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On- and Off-the-Trail Hiking Advice and Injury Prevention

Dr. Richard Hayes, a lifelong hiker and fellowship-trained foot and ankle specialist at GBO, owns the ‘practice what you preach’ mantra. His love affair with hiking combined with his extensive orthopaedic expertise gives him the holistic view required to share valuable, real world advice on enjoying hiking and avoiding injuries.

Dr. Hayes’ Hiking Resume

Dr. Hayes grew up hiking in the Great Smoky Mountains in Tennessee and North Carolina. He loved it so much, he joined the volunteer rescue squad as a teen, and volunteered to be on the mountain search and rescue team while in college.

So when Dr. Hayes headed west to Nevada to begin his career in orthopaedics in 1993, the Sierra Nevada Mountains naturally piqued his interest. “It’s an incredible place here,” Hayes said. “You can drive 10 miles and go hike. Washoe County has hikes for entry level hikers and beyond.”

Thankfully, his wife and three children caught the hiking bug, too. Together, they have done three section hikes of the John Muir Trail in the Sierra Nevada—the longest being a 10-day, 110-mile hike. All three hikes, including the most recent one completed last August, have involved summiting Mount Whitney.

“It’s a good way to get to know your family. You have to deal with issues together,” Hayes said. “Our daughter – probably the most fit of everyone - got altitude sickness at one point. We had to carry everything for her and descend a bit, but we worked through it and finished our planned hike.”

Next, Dr. Hayes has his sights set on hiking the 165-mile Rim Trail.

Dr. Hayes’ Hiking Advice

If you’re looking for great advice on hiking, who better to turn to than a highly trained foot and ankle surgeon who also happens to be a well-seasoned hiker? Dr. Hayes offers up the following advice for hiking success:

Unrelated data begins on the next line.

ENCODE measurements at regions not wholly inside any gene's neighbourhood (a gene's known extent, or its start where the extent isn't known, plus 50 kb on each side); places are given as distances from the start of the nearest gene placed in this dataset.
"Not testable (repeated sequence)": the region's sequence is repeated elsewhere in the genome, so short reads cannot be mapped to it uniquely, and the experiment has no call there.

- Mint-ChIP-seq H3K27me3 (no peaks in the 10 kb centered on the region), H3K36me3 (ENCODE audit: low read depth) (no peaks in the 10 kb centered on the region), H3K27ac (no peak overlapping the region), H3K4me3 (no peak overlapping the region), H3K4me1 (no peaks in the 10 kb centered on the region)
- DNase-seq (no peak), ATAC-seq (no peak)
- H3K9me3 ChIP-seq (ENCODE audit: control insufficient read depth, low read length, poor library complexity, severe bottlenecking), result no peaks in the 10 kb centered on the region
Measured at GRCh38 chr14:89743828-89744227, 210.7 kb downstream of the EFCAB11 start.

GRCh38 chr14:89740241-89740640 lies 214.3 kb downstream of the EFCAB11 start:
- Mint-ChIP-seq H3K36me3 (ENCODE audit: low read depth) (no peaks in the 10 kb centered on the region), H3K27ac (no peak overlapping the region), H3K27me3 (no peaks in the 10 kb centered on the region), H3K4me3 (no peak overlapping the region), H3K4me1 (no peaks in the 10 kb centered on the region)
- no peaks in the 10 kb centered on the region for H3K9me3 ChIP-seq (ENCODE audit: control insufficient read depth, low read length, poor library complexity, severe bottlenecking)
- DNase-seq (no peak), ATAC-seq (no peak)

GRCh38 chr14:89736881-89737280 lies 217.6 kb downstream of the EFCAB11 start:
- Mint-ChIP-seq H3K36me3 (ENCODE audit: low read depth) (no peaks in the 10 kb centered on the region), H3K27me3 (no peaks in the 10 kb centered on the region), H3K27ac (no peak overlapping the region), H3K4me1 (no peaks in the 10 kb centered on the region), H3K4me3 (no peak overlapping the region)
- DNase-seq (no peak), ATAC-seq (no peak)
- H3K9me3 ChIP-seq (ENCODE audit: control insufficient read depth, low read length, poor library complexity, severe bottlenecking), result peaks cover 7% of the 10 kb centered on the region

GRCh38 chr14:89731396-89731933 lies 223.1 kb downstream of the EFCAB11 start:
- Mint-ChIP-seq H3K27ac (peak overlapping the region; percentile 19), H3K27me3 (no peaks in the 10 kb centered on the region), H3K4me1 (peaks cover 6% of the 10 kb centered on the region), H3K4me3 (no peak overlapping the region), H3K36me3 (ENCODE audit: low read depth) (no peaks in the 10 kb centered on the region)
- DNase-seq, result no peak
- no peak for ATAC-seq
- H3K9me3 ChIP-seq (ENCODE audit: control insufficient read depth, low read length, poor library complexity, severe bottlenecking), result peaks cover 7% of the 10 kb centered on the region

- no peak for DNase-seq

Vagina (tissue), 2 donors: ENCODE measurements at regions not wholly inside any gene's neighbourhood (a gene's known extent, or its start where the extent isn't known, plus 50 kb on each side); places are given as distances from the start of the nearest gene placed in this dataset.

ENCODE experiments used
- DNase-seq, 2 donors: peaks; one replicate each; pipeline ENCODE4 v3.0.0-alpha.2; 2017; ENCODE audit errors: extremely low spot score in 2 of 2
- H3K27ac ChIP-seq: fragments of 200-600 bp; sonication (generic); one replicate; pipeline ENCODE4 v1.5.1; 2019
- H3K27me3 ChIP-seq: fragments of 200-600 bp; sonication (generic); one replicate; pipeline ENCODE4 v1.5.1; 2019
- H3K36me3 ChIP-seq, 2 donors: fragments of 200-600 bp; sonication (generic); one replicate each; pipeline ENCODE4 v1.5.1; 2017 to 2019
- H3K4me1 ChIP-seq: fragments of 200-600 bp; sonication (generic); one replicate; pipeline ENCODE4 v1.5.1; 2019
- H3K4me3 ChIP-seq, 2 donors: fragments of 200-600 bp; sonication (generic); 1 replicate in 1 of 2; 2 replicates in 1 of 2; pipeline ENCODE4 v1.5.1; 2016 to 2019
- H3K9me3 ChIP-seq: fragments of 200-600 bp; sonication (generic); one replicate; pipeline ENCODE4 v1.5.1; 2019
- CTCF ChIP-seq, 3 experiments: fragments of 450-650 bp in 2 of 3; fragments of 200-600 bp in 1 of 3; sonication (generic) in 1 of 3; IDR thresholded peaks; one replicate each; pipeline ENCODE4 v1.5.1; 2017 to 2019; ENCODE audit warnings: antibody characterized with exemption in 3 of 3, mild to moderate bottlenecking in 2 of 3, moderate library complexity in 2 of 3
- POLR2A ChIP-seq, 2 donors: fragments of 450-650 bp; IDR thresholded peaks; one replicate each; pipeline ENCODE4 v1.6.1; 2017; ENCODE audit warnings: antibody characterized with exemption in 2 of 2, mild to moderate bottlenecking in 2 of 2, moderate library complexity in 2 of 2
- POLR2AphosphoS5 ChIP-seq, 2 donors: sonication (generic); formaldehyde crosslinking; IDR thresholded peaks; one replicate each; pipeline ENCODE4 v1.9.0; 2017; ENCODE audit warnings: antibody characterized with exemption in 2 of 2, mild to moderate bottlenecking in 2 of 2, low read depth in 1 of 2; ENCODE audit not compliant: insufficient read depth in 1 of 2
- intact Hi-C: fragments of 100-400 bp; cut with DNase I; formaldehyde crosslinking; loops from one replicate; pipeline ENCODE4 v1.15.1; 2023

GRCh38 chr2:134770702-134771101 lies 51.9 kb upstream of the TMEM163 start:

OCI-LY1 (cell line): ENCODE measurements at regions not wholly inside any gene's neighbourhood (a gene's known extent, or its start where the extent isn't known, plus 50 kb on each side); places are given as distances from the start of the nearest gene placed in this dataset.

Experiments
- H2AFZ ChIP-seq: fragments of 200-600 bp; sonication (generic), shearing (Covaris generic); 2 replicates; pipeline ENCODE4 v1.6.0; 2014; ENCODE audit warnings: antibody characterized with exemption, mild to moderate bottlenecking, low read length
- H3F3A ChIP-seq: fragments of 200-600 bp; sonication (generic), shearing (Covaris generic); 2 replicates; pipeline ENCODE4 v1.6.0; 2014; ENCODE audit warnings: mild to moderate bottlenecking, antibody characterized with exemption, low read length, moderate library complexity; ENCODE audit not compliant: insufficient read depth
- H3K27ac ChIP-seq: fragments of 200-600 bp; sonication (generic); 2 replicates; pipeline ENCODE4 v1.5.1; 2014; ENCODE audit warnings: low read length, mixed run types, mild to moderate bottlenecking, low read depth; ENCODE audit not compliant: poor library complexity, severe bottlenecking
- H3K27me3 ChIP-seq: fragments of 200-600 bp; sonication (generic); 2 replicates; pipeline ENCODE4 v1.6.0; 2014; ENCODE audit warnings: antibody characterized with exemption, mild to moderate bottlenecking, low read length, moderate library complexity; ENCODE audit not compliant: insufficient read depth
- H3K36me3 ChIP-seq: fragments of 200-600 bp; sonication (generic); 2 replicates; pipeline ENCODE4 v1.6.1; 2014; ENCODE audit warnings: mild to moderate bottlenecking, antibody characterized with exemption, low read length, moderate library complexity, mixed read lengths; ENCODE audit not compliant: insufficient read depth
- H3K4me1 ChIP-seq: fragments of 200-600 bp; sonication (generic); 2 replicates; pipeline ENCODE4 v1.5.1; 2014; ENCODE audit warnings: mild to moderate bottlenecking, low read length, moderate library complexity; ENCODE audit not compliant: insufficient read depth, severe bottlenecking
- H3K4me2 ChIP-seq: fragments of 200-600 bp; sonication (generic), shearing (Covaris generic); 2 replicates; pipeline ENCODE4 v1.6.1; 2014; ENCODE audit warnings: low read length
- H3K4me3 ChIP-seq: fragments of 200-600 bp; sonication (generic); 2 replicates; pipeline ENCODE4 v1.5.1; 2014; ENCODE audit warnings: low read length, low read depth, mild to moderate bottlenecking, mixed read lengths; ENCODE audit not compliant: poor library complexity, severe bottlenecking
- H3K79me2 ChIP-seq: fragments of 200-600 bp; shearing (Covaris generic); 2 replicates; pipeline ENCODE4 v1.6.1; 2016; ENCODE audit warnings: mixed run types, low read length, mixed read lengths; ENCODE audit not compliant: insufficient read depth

1. Wear The Right Shoes

Hiking boots aren’t for everyone, Dr. Hayes believes. In fact, he recommends that you hike in the same shoes you’ve been training in. Are you used to wearing tennis shoes? Wear those on your longer hikes. Been training in barefoot shoes? Those are most likely the best footwear for you as you hit the trails.

“Having the proper footwear, and breaking it in, really is at the top of the list of things hikers should pay attention to,” said Hayes. “I refer at least 20 patients a week to stores like Reno Running Company, Eclipse Running, REI and Scheels.”

2. Use Trekking Poles

Dr. Hayes also recommends using a pair of trekking poles. “They help prevent falls and injuries, especially in tough terrain and when crossing streams.” For under $100, hikers can find decent poles, which will more than pay for themselves by preventing just one injury.

3. Train Well

“If you’re planning a multi-day hike, don’t just show up and do it,” Dr. Hayes said. He recommends doing a few 15 to 18 mile day hikes without a pack—longer than a typical day’s journey with a pack on a multi-day hike. “That will help avoid injuries down the trail.”

To prepare for a multi-day hike, Dr. Hayes suggests cross training. Cycling, treadmill workouts and swimming are among the types of cross training the Hayes family did to prepare for their John Muir Trail section hikes.

Prepare for your next big hike by adhering to the aforementioned pieces of wisdom, and do your homework to learn other ways to prevent hiking injuries. For help if you do get injured, contact the team with expertise to assess, heal and get you back on the trail.